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  • 09/27/2011

    Transistors and information storage devices are getting smaller and smaller. But, to go as small as the nanoscale, scientists must understand how just a few atoms of metals behave when deposited on a surface. 

    Physicists at the U.S. Department of Energy’s Ames Laboratory are studying the interaction of materials that are promising for use in nanoscale electronics: graphene and different types of metals. The team has discovered the rare-earth metals dysprosium and gadolinium react strongly with graphene, while lead does not.

  • 08/08/2011

    The U.S. Department of Energy’s Ames Laboratory and Iowa Powder Atomization Technologies have joined forces in DOE’s America’s Next Top Energy Innovator challenge to create jobs in Iowa. The program gives start-up companies the opportunity to sign an option to license technologies created by national laboratories at reduced costs. 

  • 06/08/2011

    Bone is one of nature’s surprising “building materials.† Pound-for-pound it’s stronger than steel, tough yet resilient.  Scientists at the U.S. Department of Energy’s Ames Laboratory have identified the composition that gives bone its outstanding properties and the important role citrate plays, work that may help science better understand and treat or prevent bone diseases such as osteoporosis.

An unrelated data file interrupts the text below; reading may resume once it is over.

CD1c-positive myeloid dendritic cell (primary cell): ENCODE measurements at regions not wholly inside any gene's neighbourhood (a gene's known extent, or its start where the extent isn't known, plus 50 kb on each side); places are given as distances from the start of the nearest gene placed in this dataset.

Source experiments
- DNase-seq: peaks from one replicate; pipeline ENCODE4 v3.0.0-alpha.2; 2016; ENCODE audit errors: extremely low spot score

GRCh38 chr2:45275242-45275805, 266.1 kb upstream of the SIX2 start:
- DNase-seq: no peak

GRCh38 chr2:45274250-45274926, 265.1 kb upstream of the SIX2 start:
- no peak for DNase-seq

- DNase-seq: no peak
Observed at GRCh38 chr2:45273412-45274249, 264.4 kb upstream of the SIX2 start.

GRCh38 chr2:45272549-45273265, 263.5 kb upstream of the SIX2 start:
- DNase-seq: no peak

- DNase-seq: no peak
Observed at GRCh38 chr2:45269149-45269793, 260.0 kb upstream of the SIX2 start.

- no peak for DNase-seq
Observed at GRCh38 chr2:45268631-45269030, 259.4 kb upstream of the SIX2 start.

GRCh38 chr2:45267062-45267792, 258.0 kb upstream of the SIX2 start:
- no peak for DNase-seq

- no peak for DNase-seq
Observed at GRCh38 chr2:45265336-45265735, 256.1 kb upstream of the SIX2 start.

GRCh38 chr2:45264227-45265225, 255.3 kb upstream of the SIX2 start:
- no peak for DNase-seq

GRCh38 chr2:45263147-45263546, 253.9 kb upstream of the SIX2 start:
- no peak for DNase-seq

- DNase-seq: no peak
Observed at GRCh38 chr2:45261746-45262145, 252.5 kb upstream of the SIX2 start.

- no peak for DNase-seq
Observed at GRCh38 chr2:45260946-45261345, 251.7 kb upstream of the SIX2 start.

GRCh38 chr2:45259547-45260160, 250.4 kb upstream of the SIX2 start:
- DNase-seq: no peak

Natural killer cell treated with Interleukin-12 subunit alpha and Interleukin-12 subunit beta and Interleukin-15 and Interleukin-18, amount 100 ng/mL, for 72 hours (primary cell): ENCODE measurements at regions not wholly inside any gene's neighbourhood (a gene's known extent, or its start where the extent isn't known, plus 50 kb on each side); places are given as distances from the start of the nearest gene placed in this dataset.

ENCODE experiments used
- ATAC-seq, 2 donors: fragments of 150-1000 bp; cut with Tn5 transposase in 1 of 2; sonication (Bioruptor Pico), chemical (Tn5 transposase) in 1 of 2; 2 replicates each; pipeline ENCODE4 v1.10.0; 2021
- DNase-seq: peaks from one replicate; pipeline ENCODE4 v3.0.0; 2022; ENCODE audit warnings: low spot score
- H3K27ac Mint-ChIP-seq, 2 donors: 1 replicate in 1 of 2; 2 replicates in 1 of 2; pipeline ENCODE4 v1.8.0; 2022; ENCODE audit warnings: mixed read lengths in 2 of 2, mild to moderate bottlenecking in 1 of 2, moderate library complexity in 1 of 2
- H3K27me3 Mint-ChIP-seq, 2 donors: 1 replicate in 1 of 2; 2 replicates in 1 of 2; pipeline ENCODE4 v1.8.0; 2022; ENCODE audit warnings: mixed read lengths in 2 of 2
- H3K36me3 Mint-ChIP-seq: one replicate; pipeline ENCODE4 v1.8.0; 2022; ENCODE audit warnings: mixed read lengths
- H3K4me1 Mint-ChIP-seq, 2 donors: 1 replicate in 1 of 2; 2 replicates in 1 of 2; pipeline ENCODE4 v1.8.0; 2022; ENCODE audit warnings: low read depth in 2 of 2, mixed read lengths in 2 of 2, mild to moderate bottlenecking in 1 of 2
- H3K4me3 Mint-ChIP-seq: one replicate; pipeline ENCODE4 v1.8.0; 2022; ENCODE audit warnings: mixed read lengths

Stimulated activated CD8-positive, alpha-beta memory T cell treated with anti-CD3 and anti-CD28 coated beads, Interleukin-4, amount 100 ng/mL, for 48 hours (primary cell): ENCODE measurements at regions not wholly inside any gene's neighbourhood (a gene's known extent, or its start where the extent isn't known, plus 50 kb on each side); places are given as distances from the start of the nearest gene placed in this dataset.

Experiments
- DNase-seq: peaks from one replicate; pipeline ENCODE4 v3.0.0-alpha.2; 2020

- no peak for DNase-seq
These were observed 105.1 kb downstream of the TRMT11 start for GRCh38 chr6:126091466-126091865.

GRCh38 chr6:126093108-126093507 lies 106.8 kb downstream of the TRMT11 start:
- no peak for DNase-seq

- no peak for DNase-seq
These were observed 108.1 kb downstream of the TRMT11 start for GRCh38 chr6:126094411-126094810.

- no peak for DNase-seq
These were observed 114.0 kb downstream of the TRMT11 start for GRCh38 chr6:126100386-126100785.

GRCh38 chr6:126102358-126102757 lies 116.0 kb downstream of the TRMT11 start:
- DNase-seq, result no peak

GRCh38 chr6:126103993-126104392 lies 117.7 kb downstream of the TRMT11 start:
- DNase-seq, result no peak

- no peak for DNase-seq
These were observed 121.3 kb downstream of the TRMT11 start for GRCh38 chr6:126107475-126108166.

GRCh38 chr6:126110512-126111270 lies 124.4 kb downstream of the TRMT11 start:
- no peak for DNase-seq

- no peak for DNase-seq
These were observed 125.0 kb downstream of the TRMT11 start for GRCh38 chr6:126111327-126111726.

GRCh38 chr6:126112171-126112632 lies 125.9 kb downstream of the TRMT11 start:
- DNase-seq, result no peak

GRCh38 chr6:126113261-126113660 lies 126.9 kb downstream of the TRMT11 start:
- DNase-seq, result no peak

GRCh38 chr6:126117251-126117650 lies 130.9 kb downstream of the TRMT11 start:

• 06/08/2011

    The U.S. Department of Energy’s Ames Laboratory has signed a memorandum of understanding with the Korean Institute of Industrial Technology, or KITECH. The agreement promotes international collaboration in rare-earth research.

  • 05/17/2011

    Tanya Prozorov, a scientist at the U.S.  Department of Energy’s Ames Laboratory, will take an unprecedented look at how magnetic nanocrystals grow thanks to a DOE Office of Science Early Career Research award.  Prozorov was one of just 65 researchers (21 from the National Laboratories) selected from about 1,150 applications to the program, which is designed to bolster the nation’s scientific workforce by supporting “exceptional researchers during the crucial early years of their scientific careers when many scientists do their most formative work.â€

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